The Graduate Management Admission Test (GMAT) is an important part of the business school application process. The GMAT is a multiple-choice, computer-based and computer-adaptive standardized exam that is often required for admission to graduate business programs globally, like the MBA.

Conducted By: Graduate Management Admission Council (GMAC)

The GMAT Exam Has Four Sections


1. Analytical Writing Assessment – This measures your ability to think critically and to communicate your ideas.

  • Time Limit/Number of Questions: 30 minutes/1 question
  • Question Types: Analysis of an Argument
  • Score Range: 0-6 (in 0.5-point increments)

2. Integrated Reasoning — This measures your ability to analyse data and evaluate information presented in multiple formats.

  • Time Limit/Number of Questions: 30 minutes/12 questions
  • Question Types: Graphics Interpretation, Table Analysis, Multi-source Reasoning, Two-part Analysis
  • Score Range:1-8 (in 1-point increments)

3. Quantitative Reasoning – This measures your ability to analyse data and draw conclusions using reasoning skills.

  • Time Limit/Number of Questions: 62 minutes/31 questions
  • Question Types: Data Sufficiency, Problem Solving
  • Score Range: 6-51 (in 1-point increments)

4. Verbal Reasoning – This measures your ability to read and understand written material, evaluate arguments and correct written material to conform to standard written English.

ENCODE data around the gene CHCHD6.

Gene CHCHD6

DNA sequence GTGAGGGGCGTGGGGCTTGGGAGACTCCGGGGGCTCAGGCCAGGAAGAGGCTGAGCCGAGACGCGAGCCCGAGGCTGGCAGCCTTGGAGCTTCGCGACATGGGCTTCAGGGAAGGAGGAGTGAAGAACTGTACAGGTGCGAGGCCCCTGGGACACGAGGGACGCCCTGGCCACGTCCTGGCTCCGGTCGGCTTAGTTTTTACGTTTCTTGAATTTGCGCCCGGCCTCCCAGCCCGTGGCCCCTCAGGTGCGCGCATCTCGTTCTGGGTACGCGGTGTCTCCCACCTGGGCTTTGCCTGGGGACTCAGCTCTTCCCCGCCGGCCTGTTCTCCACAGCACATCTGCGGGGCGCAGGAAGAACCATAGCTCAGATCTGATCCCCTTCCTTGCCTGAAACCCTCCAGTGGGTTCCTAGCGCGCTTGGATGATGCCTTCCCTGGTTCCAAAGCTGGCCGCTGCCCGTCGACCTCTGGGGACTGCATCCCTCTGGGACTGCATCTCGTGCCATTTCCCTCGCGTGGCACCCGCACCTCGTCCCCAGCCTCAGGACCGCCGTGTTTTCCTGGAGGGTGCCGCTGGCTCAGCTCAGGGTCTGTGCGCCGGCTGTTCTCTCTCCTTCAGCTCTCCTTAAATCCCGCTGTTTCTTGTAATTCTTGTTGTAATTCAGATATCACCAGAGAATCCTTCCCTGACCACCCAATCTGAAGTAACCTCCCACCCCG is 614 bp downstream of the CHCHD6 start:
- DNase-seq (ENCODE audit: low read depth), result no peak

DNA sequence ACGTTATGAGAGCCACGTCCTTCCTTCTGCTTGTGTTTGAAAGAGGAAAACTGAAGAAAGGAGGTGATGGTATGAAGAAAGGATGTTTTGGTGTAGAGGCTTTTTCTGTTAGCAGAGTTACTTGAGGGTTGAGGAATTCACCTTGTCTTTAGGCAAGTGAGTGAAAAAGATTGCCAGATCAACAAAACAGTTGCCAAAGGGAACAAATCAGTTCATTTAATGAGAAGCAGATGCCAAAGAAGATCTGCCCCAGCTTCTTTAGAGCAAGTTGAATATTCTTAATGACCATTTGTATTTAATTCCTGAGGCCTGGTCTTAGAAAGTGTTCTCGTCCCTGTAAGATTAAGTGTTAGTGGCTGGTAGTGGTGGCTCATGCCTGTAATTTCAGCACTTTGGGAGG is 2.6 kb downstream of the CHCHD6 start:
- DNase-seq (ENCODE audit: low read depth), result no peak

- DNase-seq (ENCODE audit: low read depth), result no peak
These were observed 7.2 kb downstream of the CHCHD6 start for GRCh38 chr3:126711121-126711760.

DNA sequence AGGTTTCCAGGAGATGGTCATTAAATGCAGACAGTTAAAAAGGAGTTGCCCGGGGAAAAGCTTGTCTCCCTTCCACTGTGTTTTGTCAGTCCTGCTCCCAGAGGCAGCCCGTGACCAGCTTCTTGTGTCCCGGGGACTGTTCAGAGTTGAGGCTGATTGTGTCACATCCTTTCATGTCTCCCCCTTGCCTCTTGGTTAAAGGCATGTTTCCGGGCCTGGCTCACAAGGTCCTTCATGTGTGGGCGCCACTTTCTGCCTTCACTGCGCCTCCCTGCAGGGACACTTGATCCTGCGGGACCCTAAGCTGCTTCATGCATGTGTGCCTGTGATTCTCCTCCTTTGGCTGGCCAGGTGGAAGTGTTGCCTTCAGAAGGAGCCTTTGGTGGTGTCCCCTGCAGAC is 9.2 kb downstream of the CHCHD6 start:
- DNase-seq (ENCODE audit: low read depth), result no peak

• Time Limit/Number of Questions: 65 minutes/36 questions
  • Question Types: Reading Comprehension, Critical Reasoning, Sentence Correction
  • Score Range: 6-51 (in 1-point increments)

In total the test takes just under 3 1/2 hours to complete, including two optional breaks.

    Structure of the GMAT Exam

    The GMAT Exam has four separately timed sections. You will have the opportunity to take two optional eight-minute breaks during the exam.

    The Quantitative and Verbal Reasoning sections of the GMAT are computer-adaptive, meaning the difficulty of the test tailors itself in real-time to your ability level. This feature allows the exam to assess your potential with a higher degree of precision and deliver scores that business schools trust.

    When you begin the GMAT, the computer gives you a question of medium difficulty. As you answer questions correctly, the computer presents more difficult questions and increases its estimate of your ability. The opposite is also true. If you answer incorrectly, the computer presents easier questions and decreases its estimate of your ability. Your score is determined by an algorithm that calculates your ability level based not only on what you got right or wrong but also on the difficulty level of the questions you answered.

    A Good GMAT Score

    The Quantitative and Verbal sections of the GMAT are each scored from 0 to 60, with the mean score for Quantitative at 39 and the mean score for Verbal at 27. The score business schools and MBA programs pay the most attention to is the combined 200–800 score scale, where the mean score is 552.

    GMAT – A Challenging Exam

    There are several aspects of the GMAT that make it a tough test. First, the unique computer-adaptive format of the GMAT means that you will not be able to skip a hard question and come back to it later; you must pick an answer and move on. At the same time, you’re rewarded not only for correct answers but also for correct answers to high-level questions. All of this means that you have to both answer difficult questions and do it quickly. In addition, you’ll see question types and formats that you’ve likely never seen in your academic career.

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